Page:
So the other day, I got a call from my father. He wanted to buy an ‘NFT’. When asked, he clearly said that one of his ‘investooor’ friends had suggested NFTs for a quick buck. And I believe he’s no different than most people around us. Unfortunately, that’s how the world works. Media would pick up stories of exceptional flukes and the masses would follow.
But today is different. We’re going to drive you away from the mass mentality. We’ll ensure that by the end of this article, you can catch hold of this hottest use case of Blockchain technology. If you are confused about why someone would pay for a JPEG, well, you are at the right place. Read on!
Let us get the conventional floated-around definition out of the way. NFTs stand for non-fungible tokens. Does not help much, right? So let us break it down. Fungibility is the ability to be exchanged. Say I have a ₹100 note and I exchange it with two notes of ₹50. There is no change in the overall value. Just like ₹1000 in your account. If you pay ₹100 to someone it doesn’t matter if it came from the first 0–100 bucks or the last 900–1000 bucks. Each buck in your account is exactly the same as others.
Let’s extrapolate this example to a painting now. Say I own the infamous Mona Lisa and you own Starry Nights. Could we simply exchange it with each other just like that? Of course, we could get in on a barter deal, but each individual painting would have its own subjective value. This means both these assets are unique and different OR Non-Fungible.
In the crypto realm, all cryptocurrencies are fungible (1BTC=1BTC), and then we have digital art or specific tokens that are meant to be non-fungible. No two tokens are the same.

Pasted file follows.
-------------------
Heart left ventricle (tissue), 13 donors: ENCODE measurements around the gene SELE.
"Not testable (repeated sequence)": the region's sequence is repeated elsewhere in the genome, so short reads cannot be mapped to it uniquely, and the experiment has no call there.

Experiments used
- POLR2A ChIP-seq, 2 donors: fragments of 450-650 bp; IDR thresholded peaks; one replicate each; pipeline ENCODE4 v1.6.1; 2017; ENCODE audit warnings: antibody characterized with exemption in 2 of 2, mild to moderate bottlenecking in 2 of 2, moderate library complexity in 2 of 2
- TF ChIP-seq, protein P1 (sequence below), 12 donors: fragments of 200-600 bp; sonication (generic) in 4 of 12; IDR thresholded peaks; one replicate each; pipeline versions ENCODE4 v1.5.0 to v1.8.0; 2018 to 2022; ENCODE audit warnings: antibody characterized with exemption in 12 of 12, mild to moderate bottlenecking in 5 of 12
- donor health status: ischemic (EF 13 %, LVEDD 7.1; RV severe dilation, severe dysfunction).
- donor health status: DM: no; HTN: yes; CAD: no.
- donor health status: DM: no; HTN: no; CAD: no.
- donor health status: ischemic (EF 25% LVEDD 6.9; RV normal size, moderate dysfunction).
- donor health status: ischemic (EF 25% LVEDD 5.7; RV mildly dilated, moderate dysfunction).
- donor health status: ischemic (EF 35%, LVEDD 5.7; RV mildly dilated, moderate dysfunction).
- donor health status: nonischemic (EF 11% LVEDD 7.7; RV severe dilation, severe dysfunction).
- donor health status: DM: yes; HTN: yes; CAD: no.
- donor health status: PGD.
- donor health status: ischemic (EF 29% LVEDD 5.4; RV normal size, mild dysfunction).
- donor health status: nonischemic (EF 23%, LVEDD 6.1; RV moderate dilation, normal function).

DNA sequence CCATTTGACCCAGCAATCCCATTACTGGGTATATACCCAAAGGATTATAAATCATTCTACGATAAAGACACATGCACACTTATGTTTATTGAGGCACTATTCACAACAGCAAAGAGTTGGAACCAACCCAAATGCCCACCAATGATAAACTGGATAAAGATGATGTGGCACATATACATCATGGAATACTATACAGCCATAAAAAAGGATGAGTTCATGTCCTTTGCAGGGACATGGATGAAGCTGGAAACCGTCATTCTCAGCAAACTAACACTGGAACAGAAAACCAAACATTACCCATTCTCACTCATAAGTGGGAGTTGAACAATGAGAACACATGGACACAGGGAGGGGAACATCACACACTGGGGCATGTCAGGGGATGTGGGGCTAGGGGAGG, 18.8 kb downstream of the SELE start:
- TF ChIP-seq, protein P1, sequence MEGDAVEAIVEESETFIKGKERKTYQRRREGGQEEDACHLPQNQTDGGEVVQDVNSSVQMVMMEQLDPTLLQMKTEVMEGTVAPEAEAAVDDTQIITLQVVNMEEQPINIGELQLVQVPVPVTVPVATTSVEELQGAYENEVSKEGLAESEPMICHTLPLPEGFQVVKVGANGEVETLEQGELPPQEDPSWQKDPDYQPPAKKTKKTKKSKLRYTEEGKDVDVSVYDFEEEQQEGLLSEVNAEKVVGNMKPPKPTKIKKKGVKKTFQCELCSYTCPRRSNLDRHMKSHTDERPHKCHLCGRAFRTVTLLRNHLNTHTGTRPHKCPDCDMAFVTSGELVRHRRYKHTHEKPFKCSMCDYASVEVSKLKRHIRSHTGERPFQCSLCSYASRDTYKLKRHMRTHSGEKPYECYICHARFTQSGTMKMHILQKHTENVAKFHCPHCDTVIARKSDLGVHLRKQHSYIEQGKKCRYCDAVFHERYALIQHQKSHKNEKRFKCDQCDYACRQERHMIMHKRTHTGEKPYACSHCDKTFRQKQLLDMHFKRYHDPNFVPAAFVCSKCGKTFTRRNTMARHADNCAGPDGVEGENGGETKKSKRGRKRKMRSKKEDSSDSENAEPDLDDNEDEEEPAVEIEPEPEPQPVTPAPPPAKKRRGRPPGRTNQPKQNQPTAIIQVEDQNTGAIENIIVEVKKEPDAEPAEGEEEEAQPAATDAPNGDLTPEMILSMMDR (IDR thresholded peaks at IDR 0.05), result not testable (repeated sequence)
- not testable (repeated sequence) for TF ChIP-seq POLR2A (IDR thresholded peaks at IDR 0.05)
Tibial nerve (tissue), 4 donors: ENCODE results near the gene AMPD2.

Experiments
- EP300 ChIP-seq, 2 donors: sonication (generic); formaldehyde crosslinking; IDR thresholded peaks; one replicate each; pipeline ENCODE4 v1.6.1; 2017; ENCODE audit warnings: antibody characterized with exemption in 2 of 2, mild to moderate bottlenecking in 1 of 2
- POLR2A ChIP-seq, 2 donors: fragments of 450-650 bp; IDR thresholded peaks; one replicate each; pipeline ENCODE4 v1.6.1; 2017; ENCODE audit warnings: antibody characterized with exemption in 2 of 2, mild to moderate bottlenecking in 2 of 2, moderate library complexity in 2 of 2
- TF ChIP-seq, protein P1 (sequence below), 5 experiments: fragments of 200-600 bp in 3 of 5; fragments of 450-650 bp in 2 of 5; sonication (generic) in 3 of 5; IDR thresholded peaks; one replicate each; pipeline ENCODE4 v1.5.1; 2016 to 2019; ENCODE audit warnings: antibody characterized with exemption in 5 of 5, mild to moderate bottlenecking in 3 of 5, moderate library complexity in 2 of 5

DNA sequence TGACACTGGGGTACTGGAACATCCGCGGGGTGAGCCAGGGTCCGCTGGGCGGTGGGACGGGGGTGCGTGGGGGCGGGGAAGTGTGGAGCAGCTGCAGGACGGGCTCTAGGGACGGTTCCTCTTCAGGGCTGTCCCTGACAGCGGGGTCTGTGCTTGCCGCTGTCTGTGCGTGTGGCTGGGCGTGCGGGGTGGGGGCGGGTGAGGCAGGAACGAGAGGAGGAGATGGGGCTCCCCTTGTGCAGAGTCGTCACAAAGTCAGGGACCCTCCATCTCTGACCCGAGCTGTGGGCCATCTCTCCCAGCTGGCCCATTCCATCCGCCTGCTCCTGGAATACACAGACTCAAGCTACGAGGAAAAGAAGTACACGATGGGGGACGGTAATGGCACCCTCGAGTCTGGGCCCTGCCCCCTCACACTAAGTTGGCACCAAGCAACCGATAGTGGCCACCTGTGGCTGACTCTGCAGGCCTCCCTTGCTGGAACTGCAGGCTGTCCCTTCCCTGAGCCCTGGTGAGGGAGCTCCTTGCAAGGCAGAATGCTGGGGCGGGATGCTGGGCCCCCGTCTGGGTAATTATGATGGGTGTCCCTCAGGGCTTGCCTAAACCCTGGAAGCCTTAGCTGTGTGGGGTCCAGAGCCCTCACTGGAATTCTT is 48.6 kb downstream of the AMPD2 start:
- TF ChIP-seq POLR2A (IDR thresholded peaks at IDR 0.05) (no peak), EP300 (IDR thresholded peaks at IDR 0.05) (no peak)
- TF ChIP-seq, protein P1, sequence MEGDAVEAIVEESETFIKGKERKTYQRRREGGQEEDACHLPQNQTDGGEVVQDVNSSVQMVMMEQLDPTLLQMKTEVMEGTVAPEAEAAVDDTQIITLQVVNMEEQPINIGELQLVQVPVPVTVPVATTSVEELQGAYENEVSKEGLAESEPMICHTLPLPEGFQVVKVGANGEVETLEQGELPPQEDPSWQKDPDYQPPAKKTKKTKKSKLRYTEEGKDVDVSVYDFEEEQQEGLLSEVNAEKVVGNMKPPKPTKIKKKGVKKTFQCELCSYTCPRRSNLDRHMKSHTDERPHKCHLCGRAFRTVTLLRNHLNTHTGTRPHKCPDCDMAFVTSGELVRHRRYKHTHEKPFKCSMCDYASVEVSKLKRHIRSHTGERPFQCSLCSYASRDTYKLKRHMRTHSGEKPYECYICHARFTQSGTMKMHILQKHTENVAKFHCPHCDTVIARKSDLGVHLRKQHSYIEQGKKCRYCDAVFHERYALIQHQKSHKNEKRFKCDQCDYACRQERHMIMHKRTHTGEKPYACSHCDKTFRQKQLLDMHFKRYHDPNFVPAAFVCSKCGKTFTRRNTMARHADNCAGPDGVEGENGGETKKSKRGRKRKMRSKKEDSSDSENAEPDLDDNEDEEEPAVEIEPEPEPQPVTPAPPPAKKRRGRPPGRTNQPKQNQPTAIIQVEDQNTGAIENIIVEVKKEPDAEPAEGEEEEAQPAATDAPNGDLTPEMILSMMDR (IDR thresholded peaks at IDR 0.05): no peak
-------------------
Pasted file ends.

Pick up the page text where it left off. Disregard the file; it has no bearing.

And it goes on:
For example, the monkeys that you often see on the internet belong to a collection called Bored Ape Yacht Club. The Bored Ape Yacht Club is a collection of 10,000 unique Bored Ape NFTs — unique digital collectibles living on the Ethereum blockchain. Get the drift?
The image that you see above was sold for $3.4M. It is the most expensive Bored Ape to be ever sold (source). But you see what I did there? I literally have a million-dollar image in the blog post. So why would someone go about paying for it?
Turns out this is just the front end of the NFTs. This JPEG could have been a GIF, Video, Text, or anything. It doesn’t matter. What matters is what’s going on behind the scenes.
You see, think of NFTs as an excel sheet.
In the first cell, you have the address. This address points to an image, video, text, etc. (the front end of NFT). And the adjacent second cell has the name of the owner. Essentially, when you buy an NFT, you are simply writing your name in the owner’s column.
Now that’s extremely valuable because this is on Blockchain. Since Blockchains are immutable sources of data, it makes this ‘address-owner combination’ a single source of truth to prove the ownership and authenticity of data.
Imagine adding a layer of scarcity, and uniqueness to a digital asset. In the current world, the internet has an abundance of everything with no means to find the original owner. NFTs could potentially change that.
There are certain properties of NFTs that make them stand out of the crowd and hence a powerful piece of technology. I have touched on them in this post, let us now dive deeper.